Caedmon's <em>Hymn</em> Analysis
Symbols, Imagery, Wordplay
Form and Meter
It's obvious the modern English translation of Caedmon's Hymn doesn't rhyme, but if you look more closely at the Old English original, you'll notice that it doesn't rhyme either. In fact, none of O...
So even though Bede tells us that Caedmon sang this hymn to an angel in a barn, we can't assume that Caedmon and the actual speaker of the poem are the same. Why's that you say? Well, for one thing...
From Bede's detailed backstory, we happen to know exactly where Caedmon was when he first recited this hymn: in a barn with an audience of one extremely powerful angel begging for a song. "I don't...
It's tough to experience the true sound of Caedmon's Hymn unless you hear it in the original Old English (see "Best of the Web" for some online recordings). A lot of the beauty of the original lies...
What's Up With the Title?
Caedmon wrote a hymn and it's called "Caedmon's Hymn." Sarah writes a hymn and it's called "Sarah's Hymn." So far, so straightforward, right? But only if Sarah also happens to be the author of the...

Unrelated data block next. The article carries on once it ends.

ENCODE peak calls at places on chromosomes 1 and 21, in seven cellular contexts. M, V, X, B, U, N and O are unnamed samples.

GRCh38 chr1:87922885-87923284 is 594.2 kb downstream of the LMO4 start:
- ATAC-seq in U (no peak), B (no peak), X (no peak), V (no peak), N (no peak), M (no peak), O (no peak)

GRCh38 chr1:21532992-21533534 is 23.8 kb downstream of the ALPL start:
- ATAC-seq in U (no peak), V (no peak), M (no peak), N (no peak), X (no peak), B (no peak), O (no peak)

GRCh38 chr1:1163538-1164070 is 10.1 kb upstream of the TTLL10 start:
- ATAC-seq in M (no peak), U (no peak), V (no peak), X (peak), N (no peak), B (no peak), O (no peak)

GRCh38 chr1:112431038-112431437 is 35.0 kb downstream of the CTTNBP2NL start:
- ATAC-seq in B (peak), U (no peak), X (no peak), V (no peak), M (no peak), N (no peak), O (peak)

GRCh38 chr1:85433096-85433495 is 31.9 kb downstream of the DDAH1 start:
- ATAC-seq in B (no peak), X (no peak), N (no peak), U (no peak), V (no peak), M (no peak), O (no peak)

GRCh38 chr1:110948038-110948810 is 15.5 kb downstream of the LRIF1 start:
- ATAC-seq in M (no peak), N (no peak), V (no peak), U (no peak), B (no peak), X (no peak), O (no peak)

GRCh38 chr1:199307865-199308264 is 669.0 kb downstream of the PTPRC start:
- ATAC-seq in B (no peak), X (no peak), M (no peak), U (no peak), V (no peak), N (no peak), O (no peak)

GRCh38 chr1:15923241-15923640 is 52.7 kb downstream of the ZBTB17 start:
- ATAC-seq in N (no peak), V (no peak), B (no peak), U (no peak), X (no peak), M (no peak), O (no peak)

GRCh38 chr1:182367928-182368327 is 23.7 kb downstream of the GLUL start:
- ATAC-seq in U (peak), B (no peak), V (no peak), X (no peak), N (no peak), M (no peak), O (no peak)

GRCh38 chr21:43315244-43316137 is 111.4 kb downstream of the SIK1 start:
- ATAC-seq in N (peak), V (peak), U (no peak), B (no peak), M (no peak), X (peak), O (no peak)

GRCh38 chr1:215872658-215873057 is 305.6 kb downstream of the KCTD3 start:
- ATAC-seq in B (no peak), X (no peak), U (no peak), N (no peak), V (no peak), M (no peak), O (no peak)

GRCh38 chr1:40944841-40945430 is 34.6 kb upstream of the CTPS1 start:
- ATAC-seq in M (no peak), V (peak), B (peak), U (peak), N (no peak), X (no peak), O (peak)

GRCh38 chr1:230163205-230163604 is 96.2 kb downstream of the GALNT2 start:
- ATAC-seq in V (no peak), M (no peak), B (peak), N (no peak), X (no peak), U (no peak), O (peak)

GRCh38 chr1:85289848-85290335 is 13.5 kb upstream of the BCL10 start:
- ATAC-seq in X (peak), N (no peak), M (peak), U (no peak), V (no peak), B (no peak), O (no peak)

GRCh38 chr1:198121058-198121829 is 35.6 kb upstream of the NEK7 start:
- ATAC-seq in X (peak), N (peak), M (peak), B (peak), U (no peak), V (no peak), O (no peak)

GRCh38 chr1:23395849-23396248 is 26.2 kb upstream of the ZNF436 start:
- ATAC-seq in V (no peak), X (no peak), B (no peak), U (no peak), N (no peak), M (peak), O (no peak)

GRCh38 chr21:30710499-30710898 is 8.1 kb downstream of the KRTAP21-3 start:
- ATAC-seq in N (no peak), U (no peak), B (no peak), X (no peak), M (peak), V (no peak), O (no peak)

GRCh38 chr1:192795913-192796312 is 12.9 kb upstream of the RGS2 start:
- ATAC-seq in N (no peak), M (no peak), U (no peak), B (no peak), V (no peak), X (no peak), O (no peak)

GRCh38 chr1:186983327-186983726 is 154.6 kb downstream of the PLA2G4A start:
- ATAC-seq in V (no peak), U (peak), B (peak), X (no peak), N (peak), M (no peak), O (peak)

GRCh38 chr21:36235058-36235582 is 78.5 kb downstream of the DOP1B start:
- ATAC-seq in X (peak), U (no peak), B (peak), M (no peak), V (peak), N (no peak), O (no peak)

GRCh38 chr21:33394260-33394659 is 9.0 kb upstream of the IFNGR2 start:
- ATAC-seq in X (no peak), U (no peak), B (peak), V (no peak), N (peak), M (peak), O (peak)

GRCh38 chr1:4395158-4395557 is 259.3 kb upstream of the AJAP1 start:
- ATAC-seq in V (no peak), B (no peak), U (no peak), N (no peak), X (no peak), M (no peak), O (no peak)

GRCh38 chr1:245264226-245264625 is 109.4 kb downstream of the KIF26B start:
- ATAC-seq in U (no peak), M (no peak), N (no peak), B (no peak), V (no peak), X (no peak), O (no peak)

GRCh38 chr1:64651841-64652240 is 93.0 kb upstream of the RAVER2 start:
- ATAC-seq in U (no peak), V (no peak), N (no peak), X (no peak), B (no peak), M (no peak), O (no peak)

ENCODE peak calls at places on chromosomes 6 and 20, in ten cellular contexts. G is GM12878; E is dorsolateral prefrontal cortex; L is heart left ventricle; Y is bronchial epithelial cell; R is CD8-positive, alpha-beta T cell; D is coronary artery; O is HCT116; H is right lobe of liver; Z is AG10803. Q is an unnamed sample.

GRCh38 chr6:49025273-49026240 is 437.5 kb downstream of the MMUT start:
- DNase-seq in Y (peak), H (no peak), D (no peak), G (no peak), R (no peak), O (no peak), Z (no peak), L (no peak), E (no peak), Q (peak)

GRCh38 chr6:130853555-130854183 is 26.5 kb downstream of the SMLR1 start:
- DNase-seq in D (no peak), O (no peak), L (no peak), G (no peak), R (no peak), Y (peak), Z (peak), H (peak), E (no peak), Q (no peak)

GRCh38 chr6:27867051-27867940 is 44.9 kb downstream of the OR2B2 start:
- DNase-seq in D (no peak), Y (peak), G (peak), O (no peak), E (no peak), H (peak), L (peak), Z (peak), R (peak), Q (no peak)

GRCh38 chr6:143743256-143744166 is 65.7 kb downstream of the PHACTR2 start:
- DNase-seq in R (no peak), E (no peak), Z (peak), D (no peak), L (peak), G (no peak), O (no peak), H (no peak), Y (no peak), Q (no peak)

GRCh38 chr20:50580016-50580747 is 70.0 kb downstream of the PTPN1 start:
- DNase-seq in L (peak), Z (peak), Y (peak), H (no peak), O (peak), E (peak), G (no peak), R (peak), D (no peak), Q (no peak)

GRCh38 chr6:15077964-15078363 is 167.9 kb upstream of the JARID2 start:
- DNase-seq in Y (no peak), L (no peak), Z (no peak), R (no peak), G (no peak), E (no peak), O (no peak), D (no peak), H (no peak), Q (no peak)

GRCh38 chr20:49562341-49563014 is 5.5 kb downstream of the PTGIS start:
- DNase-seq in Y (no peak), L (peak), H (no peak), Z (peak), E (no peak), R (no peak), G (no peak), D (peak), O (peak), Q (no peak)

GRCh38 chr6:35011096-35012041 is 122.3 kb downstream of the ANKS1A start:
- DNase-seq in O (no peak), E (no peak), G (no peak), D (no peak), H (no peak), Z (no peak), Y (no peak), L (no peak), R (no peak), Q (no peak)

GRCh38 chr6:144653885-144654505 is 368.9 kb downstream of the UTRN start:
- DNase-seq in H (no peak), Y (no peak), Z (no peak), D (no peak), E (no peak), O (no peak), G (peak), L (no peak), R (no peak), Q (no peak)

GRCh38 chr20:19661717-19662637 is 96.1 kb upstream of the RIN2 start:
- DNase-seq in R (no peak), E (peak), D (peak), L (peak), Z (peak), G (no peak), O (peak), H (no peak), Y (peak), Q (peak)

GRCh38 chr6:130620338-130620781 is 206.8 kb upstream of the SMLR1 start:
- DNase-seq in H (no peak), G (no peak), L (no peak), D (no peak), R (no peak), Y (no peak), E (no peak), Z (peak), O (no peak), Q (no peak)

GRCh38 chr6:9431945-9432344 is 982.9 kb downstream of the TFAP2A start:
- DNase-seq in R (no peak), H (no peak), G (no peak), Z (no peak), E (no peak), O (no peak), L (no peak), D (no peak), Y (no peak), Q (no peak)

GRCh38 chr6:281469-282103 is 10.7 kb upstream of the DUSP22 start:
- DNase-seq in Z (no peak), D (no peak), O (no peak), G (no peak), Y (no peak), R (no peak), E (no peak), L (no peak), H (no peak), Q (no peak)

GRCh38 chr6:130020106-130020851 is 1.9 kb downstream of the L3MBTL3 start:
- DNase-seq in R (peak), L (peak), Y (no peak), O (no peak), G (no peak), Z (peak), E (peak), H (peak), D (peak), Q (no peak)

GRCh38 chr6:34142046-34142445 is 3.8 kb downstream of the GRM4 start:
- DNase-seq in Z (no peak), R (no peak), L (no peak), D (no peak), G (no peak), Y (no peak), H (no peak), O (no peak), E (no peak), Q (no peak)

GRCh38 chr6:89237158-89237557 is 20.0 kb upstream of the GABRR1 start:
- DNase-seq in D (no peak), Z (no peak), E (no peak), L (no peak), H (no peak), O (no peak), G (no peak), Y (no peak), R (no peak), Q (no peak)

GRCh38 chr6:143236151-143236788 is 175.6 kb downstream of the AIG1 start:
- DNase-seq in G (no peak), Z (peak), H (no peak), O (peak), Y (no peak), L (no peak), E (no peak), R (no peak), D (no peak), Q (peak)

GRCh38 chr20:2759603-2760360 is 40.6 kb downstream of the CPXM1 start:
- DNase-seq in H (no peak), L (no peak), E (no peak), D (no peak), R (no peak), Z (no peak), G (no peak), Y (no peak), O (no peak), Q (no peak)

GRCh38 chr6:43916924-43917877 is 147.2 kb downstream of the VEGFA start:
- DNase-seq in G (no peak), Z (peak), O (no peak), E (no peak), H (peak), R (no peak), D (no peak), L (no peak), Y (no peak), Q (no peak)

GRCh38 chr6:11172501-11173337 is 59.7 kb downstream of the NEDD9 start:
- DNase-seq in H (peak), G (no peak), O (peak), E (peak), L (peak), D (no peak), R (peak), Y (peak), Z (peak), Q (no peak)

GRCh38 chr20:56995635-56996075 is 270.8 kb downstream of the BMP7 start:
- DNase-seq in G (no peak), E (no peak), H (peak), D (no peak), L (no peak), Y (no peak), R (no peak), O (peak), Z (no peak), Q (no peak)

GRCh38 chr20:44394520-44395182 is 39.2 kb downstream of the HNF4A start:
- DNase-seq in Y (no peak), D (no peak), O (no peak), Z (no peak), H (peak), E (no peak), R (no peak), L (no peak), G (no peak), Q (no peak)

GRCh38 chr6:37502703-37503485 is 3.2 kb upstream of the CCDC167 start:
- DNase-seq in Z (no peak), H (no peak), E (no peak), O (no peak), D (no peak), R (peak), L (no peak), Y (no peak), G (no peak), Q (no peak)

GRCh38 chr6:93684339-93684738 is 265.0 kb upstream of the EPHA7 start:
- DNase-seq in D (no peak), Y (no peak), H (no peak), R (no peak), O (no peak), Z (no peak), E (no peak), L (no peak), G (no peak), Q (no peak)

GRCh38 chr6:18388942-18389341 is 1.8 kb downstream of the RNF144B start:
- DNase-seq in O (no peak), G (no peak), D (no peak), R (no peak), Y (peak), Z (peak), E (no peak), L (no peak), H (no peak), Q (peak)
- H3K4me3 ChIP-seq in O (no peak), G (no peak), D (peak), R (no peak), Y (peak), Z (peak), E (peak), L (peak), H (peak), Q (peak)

Since this is Caedmon's only surviving poem, it's impossible to say which of its cool features might have also shown up in Caedmon's other stuff. Maybe he was fascinated with carpentry and worked i...
It's only nine lines long, but the complex arrangement of Caedmon's (two!) sentences and unexpected compound words like "mind-plans" and "Glory-Father" make this hymn a little tougher than it looks.
Caedmon was no Lady Gaga. According to Bede, "he was never able to compose any vain and idle songs but only such as dealt with religion and were proper for his religious tongue to utter." (Source.)...
No sex in hymns, friends.
People who Shmooped this also Shmooped...
Noodle's College Search